Department of Health, Behavior and Society
Mission Statement for Baltimore
The Department of Health, Behavior and Society is discovering the optimal ways to change human behavior to improve public health and to address social factors that also impact health and wellness. HBS centers, faculty, staff and students partner with community-based organizations and local governmental agencies in Baltimore to improve access to care and prevention services and to provide educational opportunities and materials on a variety of topics, such as injury prevention, maternal and child health, drug addiction and HIV. The principles of community-based participatory research are core to the philosophy and work of the Department, and local partnerships are seen as opportunities for reciprocal talent sharing, through which both entities serve as agents for positive change in Baltimore. The following are a few of the programs through which the department engages with the Baltimore community.
B’More for Healthy Babies
The Center for Communication Programs in HBS is the lead communications partner for the city-wide strategy to reduce infant mortality, known as B’More for Healthy Babies. The cornerstone of B’more for Healthy Babies is the SLEEP SAFE campaign, ongoing since 2010, which has reduced deaths due to unsafe sleep by over 40%. The initiative works to improve the health of mothers before and during pregnancy, promote parent-child bonding and pre-literacy learning after the baby comes, and link young mothers with social support and health services. B’More for Healthy Babies is now expanding to focus on other public health challenges through initiatives such as B’more Fit for Healthy Babies, which offers weight-loss support and wellness education, group exercise classes led by professional trainers, tips on budgeting and food preparation and much more.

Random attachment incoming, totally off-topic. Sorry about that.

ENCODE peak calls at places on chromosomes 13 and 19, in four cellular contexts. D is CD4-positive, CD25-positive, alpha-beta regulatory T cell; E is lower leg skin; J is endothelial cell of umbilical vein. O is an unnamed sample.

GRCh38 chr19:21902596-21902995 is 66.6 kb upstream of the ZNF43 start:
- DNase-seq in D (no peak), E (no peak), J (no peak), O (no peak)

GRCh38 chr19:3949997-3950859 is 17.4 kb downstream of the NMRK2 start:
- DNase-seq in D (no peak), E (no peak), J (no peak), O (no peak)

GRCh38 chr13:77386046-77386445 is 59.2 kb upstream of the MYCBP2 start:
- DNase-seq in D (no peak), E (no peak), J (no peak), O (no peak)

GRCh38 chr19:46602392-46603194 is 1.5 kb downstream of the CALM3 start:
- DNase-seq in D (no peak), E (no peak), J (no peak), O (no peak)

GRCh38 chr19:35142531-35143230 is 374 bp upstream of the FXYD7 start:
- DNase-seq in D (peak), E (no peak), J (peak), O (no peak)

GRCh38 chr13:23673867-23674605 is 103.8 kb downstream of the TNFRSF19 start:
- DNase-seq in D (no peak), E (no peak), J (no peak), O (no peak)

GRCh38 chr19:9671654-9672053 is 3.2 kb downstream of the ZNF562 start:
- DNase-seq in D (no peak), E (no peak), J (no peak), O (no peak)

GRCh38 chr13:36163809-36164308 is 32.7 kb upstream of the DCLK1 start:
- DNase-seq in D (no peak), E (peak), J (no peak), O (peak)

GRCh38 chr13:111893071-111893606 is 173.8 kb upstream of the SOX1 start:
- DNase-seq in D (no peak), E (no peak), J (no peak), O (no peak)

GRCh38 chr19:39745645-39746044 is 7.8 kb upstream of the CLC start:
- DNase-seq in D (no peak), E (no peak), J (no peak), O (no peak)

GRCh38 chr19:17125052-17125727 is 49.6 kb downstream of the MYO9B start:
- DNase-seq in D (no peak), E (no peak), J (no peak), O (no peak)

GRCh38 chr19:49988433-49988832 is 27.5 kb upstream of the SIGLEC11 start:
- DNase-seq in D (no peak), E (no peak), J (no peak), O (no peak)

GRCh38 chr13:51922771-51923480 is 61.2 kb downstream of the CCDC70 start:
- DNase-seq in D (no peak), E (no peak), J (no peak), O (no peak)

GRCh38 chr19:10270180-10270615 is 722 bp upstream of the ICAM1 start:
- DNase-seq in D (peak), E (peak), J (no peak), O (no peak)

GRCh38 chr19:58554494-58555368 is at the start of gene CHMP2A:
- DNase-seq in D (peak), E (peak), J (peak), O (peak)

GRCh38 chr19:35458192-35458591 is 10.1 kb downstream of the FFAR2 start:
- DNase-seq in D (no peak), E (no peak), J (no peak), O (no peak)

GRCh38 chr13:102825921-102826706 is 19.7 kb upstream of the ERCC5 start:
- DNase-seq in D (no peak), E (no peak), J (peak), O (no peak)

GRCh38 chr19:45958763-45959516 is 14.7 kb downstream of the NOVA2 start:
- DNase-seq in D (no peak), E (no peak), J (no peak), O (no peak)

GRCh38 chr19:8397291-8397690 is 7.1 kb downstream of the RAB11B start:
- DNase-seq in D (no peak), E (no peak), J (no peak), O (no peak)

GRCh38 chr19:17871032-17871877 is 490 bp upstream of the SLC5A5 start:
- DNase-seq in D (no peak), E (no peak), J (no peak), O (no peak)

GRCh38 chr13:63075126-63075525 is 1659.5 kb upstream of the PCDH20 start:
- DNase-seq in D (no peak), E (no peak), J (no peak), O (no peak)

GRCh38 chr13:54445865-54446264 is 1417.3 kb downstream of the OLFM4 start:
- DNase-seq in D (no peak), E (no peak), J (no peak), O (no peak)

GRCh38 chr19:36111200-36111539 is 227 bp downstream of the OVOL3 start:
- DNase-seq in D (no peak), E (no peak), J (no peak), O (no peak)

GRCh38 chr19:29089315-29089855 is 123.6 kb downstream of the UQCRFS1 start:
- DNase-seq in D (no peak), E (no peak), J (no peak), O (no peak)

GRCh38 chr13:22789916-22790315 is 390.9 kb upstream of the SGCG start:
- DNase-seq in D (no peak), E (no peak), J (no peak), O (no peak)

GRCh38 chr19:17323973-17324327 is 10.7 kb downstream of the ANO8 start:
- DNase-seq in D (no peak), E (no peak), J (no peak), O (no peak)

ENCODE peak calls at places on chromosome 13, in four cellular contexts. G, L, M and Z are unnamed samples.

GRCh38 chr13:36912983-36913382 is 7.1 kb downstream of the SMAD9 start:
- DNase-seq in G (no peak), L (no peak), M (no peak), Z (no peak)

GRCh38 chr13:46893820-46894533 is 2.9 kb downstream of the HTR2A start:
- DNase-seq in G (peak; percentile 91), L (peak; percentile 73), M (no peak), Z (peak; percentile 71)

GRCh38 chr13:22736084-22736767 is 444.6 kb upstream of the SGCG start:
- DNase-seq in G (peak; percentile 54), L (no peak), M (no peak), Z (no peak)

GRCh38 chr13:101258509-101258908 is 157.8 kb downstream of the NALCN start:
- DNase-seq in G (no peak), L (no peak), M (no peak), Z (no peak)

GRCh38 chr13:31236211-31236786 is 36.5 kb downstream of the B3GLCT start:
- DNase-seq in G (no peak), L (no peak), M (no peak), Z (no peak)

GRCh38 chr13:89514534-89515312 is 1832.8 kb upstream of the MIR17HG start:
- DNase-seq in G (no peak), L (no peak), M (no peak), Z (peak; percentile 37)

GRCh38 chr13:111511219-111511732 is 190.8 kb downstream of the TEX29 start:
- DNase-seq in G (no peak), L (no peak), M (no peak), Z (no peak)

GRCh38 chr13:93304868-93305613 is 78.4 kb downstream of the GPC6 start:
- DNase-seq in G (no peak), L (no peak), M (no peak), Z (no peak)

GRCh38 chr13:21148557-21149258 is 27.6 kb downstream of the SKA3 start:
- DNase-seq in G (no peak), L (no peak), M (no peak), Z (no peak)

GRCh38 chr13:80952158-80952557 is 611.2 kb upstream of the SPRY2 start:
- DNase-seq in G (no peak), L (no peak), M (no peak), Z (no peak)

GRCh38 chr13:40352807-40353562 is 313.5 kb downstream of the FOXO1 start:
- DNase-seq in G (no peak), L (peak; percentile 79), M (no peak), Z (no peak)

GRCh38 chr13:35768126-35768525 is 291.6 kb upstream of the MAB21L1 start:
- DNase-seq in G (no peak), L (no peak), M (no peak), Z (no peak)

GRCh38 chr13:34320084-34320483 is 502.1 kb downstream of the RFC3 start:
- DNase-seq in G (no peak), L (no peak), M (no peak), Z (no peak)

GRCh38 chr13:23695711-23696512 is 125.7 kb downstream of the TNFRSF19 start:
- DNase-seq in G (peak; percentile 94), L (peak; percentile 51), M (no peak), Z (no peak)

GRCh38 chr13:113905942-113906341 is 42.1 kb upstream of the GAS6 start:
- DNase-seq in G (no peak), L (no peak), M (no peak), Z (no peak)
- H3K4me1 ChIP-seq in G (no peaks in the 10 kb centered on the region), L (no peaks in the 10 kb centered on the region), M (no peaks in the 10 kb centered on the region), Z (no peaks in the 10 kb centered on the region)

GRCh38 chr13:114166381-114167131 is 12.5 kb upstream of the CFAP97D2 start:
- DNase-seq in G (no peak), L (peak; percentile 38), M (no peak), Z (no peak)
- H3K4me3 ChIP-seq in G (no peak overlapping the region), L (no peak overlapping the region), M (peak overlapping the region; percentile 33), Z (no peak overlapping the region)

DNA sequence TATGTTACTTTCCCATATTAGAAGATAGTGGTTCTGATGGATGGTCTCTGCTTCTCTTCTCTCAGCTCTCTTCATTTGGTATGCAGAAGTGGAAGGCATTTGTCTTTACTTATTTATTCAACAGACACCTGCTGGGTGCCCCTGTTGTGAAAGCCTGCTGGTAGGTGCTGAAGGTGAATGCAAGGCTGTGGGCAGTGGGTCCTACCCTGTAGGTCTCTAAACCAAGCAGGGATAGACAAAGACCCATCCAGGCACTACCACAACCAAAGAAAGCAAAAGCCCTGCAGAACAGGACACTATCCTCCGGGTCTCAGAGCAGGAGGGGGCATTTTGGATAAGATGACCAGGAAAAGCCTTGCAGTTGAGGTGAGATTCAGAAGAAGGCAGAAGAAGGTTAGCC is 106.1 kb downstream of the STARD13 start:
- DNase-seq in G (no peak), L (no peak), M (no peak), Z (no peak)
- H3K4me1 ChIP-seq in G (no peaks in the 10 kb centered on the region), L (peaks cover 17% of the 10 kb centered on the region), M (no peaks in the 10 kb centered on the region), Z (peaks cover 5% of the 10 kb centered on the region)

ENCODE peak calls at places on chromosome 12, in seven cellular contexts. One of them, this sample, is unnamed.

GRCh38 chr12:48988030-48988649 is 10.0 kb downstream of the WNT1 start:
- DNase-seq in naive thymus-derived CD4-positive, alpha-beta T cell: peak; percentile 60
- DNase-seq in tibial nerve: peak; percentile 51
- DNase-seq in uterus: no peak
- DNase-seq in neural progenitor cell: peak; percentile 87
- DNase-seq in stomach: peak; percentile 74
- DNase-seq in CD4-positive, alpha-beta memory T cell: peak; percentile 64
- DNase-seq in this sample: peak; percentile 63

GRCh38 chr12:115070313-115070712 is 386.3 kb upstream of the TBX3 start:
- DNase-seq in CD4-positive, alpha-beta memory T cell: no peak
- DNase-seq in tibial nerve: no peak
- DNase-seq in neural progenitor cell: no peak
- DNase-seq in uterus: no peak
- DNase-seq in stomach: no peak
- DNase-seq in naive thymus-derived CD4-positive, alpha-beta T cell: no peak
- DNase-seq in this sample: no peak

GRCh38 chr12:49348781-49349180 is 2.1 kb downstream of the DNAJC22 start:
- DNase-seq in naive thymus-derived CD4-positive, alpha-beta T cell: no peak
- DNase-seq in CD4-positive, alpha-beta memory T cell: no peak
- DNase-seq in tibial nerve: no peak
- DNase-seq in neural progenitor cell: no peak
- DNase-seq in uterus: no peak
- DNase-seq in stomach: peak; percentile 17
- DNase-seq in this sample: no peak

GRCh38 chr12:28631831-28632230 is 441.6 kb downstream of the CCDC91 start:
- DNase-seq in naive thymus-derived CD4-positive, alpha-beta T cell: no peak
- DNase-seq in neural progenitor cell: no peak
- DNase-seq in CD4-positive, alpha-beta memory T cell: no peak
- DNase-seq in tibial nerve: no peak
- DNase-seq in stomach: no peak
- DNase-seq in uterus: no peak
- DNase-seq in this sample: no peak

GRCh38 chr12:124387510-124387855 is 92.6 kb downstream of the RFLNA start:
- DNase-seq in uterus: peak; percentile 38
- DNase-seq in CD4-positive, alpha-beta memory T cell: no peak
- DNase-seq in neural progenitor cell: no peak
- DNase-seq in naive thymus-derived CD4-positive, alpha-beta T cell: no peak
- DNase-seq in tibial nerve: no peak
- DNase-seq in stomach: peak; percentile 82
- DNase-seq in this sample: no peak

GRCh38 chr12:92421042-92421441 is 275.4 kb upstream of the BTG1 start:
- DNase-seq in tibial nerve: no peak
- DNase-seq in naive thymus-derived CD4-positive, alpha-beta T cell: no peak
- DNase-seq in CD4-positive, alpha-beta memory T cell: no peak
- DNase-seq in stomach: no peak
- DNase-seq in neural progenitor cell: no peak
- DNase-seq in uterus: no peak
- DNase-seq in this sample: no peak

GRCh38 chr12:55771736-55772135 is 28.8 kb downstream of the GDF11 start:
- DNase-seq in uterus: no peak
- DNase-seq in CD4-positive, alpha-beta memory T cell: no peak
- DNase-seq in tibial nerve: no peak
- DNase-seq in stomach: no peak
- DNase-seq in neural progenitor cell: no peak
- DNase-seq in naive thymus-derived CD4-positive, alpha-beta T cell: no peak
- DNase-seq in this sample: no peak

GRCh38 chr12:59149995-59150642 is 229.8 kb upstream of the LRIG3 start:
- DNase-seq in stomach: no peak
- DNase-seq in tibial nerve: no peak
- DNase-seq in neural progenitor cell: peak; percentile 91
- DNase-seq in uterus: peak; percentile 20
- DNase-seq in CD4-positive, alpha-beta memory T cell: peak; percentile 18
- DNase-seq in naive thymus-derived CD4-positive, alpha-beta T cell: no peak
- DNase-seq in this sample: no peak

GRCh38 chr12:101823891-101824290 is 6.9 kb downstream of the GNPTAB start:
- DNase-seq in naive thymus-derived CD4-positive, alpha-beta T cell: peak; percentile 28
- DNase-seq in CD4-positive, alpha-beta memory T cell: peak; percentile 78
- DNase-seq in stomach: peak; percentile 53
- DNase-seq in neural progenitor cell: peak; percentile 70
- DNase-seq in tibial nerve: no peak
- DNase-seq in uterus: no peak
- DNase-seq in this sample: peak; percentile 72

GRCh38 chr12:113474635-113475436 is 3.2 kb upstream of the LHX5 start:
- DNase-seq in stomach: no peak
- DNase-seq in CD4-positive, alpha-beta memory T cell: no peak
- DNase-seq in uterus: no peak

Professor Carl Latkin is the principal investigator of Lighthouse Studies at Peer Point, a community-based effort in Baltimore to identify ways to empower city residents to overcome obstacles and improve their health. The Lighthouse has studied ways to use peers for health education, fight the stigma associated with HIV, and encourage individuals addicted to drugs to avoid infectious disease and seek treatment.
The Johns Hopkins Center for Injury Research and Policy (JHCIRP), led Professor Andrea Gielen, works across the nation and throughout the world to reduce unnecessary suffering and death from injuries. In Baltimore, the Center leads programs that have distributed thousands of car seats, bike helmets, smoke alarms, carbon monoxide detectors and other safety equipment to city residents, along with critically important education to protect families. These programs include SafetyLane, a children’s safety center located in the Harriet Lane Clinic at Johns Hopkins, and the CARES (Children ARE Safe) Mobile Safety Center, a 40-foot vehicle that provides low-cost safety products and personalized information to community members. Combined, the safety resource centers have served more than 35,000 people.
HBS Baltimore Project: Community Engagement Fund
The Department of Health, Behavior and Society launched a community engagement fund in 2015 to help build on its commitment as a department to fostering even stronger, mutually beneficial relationships with partners in the Baltimore community. In its first year, the department set aside funds to be available for small grants that faculty can apply for and subsequently use for activities that build partnerships with local agencies or community-based organizations.